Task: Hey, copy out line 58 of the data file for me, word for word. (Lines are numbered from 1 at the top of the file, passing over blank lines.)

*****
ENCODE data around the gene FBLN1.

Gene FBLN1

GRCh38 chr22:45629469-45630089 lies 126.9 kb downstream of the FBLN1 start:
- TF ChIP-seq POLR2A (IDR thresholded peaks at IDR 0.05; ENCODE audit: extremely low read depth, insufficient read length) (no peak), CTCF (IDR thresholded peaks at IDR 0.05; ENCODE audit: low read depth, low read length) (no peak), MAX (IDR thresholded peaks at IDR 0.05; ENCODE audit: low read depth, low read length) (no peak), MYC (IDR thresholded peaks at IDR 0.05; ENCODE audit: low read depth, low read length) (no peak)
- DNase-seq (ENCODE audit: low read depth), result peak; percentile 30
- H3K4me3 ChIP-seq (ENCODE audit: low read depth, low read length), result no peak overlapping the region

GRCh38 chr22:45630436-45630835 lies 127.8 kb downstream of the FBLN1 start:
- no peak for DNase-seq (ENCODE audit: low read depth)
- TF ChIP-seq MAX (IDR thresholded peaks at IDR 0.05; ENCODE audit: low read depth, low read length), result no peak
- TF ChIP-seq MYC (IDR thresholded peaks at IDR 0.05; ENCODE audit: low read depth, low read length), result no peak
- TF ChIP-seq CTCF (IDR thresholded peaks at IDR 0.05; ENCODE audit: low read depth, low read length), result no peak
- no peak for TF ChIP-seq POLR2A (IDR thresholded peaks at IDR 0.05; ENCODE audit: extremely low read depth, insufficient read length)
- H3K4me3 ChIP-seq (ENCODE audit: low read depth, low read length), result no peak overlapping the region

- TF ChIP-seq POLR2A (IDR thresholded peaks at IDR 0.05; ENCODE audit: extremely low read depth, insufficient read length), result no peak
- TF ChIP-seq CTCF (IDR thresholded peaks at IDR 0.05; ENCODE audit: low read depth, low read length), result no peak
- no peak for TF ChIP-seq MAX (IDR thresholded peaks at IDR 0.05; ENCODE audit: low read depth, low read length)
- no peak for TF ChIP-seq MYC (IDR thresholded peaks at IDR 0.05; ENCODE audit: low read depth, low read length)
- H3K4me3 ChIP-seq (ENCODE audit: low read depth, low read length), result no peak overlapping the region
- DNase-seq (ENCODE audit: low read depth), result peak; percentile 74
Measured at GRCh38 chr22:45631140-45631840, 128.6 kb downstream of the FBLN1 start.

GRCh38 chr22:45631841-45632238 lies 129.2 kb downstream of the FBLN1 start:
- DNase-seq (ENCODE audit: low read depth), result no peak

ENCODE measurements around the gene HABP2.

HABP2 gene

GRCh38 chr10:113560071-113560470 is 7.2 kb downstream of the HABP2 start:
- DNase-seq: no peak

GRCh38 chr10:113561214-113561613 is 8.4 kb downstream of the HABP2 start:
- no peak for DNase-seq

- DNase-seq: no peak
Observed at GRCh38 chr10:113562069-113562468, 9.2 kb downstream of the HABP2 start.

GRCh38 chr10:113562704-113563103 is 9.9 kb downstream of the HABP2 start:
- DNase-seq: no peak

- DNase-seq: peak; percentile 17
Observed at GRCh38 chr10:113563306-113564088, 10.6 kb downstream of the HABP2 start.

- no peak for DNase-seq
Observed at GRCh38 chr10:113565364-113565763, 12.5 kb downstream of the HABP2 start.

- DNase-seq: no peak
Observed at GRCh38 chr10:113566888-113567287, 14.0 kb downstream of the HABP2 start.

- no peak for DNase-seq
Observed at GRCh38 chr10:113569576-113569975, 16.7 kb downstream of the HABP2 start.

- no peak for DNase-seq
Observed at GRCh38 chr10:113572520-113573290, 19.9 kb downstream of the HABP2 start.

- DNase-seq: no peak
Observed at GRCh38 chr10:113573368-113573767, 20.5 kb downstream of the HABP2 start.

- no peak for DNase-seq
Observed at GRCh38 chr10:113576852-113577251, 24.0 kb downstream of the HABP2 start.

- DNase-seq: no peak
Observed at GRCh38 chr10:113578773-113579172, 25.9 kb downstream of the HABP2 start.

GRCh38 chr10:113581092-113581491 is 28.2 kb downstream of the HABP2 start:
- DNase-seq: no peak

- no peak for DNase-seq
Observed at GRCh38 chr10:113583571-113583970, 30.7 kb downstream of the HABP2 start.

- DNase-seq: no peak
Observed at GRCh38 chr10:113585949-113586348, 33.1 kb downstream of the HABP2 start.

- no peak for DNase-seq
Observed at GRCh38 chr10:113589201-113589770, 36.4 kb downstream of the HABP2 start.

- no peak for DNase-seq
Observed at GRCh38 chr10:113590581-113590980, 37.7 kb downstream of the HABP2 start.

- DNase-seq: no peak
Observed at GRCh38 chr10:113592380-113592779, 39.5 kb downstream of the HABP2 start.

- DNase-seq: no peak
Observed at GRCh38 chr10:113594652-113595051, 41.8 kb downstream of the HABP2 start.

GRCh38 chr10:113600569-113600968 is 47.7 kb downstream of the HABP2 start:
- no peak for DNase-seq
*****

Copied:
Observed at GRCh38 chr10:113590581-113590980, 37.7 kb downstream of the HABP2 start.